Proponents of participatory democracy frequently reject parties, complaining that in the process of creating a common program out of the preferences of some citizens, parties are likely to distort the views of many others. But in anything other than a very small polity, insist defenders of representative democracy, direct citizen participation in governing is awkward if not impossible, so that representative institutions actually offer greater opportunities for improving the quality of delib! eration. Finally, advocates of popular democracy place a high value on the notion of individual equality in actually influencing outcomes, while proponents of representative democracy are typically content with the equal opportunity to participate. Thus parliamentary and popular democracy are rarely found in the same definition, and most of those in either camp would say that they cannot be.

Whether the NRM leaders believed that they could square this circle [End Page 57] is difficult to say. They thought about making parliament the top tier in a hierarchy of no-party RCs. Such a parliament, required to consider important policy positions adopted by directly elected autonomous lower councils, could have become the apex institution in a popular democracy. But the NRM never accepted any of these conditions. Alternatively, the leaders could have opted for a straightforward representative democracy by allowing open party activity. Instead, they hav! e permitted a de facto, though unacknowledged, form of party competition to become the basis for the actual practice of Ugandan electoral democracy. In the first years after the NRM came to power, the old parties, especially the DP, had considerable success in running candidates at all RC levels, even though they could not publicly admit what they were doing. Even the UPC--in effect the loser of the guerrilla war--managed to win four parliamentary seats in 1989. The NRM itself, meanwhile, became sufficiently organized to win a majority of seats at every level in the 1989 and subsequent elections, even while denying that any parties were participating.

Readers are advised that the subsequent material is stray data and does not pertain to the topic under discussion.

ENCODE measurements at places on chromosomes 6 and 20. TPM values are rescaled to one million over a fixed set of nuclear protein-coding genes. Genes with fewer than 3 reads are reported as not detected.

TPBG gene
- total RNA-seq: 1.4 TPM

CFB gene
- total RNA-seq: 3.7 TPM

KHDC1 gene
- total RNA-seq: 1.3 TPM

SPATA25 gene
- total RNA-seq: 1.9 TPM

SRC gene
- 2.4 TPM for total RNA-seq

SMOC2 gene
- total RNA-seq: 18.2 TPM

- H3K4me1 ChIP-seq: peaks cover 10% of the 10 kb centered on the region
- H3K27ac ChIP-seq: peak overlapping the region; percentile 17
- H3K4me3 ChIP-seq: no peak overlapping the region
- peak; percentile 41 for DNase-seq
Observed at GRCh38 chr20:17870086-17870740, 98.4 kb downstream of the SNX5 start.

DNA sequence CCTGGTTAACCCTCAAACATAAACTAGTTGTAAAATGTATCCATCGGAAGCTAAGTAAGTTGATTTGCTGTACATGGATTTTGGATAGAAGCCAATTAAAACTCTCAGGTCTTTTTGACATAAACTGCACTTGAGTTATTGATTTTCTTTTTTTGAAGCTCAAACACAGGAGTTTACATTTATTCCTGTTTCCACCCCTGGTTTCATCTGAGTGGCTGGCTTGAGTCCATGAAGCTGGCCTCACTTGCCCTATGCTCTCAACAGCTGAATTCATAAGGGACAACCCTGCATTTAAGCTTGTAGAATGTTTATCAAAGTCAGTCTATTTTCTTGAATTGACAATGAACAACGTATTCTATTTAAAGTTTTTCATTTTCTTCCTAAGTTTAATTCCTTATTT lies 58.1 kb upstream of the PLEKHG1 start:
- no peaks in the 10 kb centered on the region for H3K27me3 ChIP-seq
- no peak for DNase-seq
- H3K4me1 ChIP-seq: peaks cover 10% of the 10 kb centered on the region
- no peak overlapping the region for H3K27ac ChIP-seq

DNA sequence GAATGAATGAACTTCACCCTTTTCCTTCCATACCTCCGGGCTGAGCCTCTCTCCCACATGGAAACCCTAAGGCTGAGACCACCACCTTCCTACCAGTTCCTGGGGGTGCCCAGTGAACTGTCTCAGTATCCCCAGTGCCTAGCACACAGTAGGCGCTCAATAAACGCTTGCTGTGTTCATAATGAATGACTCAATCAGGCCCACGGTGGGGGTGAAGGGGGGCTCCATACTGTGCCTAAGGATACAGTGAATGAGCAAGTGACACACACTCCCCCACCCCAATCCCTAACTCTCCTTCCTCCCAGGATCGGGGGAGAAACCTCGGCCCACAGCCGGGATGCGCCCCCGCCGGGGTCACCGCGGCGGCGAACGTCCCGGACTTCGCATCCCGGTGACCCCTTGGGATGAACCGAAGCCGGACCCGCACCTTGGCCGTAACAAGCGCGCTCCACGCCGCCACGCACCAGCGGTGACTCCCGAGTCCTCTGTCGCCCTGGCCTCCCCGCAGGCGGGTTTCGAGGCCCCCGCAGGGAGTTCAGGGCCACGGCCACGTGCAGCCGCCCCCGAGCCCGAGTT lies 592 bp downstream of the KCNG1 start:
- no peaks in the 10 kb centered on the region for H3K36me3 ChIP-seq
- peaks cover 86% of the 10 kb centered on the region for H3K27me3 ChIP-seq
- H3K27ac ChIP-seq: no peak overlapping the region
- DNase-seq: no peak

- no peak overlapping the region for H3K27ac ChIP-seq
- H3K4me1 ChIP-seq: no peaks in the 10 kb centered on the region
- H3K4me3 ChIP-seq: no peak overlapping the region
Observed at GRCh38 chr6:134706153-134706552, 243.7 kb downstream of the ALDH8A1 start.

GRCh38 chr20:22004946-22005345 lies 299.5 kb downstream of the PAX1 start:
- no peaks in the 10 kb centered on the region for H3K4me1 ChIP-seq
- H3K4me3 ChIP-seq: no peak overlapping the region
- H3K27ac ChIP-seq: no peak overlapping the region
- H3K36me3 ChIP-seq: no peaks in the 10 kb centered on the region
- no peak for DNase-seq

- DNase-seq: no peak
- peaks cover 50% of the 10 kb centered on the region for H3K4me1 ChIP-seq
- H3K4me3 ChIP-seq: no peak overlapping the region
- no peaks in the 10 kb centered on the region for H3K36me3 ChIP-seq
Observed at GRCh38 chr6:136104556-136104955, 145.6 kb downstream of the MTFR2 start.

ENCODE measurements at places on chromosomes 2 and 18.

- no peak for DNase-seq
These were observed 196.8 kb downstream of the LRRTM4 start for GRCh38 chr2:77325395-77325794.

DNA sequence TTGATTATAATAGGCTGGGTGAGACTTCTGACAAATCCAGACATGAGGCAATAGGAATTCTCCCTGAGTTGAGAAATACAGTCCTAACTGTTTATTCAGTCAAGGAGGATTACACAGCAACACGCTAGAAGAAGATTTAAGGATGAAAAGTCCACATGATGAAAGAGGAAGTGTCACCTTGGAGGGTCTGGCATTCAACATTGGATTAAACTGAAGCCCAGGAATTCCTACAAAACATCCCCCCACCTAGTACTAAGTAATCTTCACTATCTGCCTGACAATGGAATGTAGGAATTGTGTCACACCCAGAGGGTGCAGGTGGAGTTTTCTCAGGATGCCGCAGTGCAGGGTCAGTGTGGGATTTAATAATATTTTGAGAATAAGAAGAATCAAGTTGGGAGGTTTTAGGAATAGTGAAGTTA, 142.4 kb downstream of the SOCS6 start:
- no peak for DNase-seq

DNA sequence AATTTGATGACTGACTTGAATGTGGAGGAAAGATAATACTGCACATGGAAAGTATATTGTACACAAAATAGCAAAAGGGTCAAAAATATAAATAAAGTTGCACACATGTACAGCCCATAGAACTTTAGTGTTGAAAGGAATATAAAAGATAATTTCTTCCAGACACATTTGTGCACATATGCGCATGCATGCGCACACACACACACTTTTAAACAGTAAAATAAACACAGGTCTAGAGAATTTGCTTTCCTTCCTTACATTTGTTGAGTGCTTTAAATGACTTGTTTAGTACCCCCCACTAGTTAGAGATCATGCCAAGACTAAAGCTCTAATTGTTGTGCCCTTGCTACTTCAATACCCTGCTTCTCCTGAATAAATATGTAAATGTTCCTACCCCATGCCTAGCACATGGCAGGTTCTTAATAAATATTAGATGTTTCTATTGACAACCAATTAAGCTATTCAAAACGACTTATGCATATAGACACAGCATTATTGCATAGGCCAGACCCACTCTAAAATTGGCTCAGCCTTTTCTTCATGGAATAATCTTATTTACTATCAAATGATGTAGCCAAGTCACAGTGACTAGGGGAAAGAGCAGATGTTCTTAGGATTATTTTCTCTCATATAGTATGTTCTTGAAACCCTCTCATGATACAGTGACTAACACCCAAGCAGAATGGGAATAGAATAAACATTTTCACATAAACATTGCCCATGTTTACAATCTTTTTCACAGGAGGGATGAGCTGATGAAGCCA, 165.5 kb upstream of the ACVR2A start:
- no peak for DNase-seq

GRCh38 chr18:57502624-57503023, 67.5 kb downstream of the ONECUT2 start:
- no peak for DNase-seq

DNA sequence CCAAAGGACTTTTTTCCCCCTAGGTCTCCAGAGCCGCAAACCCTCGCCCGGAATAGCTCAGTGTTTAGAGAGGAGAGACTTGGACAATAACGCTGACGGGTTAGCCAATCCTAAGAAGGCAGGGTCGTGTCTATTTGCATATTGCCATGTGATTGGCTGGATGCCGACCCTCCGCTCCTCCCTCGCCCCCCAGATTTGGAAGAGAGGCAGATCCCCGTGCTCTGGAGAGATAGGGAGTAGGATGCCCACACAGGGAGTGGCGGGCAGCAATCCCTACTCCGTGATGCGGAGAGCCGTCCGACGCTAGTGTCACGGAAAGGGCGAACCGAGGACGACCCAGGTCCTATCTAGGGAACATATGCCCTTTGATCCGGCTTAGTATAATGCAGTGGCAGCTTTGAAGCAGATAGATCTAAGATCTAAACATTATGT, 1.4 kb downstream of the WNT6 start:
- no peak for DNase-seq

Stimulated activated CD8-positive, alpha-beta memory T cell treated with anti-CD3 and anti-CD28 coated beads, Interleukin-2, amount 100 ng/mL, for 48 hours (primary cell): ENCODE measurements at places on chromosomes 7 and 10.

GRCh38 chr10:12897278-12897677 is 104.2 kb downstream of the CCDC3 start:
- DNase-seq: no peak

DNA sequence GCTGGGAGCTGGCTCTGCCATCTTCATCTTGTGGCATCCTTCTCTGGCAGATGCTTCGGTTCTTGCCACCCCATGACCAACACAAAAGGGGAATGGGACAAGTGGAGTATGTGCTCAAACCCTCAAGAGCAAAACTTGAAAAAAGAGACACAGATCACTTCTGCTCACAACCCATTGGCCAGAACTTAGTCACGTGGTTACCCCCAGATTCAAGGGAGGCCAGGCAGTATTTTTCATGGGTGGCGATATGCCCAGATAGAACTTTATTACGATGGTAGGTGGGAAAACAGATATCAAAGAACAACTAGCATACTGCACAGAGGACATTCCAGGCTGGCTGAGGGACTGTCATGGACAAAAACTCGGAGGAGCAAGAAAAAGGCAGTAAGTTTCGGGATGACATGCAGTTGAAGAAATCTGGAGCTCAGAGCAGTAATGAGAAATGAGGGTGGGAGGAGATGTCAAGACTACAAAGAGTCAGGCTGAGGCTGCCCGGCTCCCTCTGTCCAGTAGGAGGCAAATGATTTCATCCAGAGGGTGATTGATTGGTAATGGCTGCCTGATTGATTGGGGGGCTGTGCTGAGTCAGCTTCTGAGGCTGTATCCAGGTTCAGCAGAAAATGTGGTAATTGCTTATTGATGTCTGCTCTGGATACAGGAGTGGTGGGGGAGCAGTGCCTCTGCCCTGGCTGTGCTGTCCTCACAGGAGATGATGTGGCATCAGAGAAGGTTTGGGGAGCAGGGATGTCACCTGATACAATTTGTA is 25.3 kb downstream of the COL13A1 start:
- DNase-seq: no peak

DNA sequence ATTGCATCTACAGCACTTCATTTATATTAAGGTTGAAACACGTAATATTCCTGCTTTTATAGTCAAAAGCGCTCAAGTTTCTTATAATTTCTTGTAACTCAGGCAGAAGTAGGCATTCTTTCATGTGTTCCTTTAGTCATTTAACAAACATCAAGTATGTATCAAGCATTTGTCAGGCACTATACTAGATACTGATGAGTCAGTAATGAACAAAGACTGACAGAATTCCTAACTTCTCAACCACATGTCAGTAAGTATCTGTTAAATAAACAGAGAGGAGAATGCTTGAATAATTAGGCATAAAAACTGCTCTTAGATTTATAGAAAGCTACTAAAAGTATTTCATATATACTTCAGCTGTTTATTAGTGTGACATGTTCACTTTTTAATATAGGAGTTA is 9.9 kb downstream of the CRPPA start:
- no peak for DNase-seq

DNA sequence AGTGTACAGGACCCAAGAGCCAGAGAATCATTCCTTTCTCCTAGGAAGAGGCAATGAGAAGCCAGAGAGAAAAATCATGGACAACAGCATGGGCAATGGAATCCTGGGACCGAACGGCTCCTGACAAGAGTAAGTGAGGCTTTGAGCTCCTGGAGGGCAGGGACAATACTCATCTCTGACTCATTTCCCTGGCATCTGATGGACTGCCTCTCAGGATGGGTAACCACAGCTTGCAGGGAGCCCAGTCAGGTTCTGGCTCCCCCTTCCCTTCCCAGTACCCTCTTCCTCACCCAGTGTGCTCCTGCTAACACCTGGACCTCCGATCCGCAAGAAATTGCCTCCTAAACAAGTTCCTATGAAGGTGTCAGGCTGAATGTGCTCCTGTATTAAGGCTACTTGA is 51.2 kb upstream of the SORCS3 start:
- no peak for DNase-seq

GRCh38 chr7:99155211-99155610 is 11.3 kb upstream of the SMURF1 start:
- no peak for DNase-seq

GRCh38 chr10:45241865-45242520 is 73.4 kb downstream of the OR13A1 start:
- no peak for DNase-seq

The interesting question is whether, in spite of the analytic difficulties, the NRM could have combined popular and parliamentary democracy, as its manifesto proclaimed. Indeed, the Constitutional Commission's 1992 report dismisses any possibility of combining a movement and a multiparty system. 13 Yet the "Ten-Point Programme" suggests that parliament and the local RCs could be handled differently. It might have been possible to let parties run in national elections while banning them from RC races. Checks and balances might have helped to maintain a creative tension between partyless popular councils at lower levels and parties at the national level. Using parliamentarism at one level and popular democracy at another might have attracted wider support from both the middle and lower classes, thereby enhancing political stability. 14 Despite the foundational status ascribed to the "Ten-Point Programme," neither the NRM nor the constitution-making bodies paid any serious attention to combining popular and parliamentary democracy once the guerrilla war was over.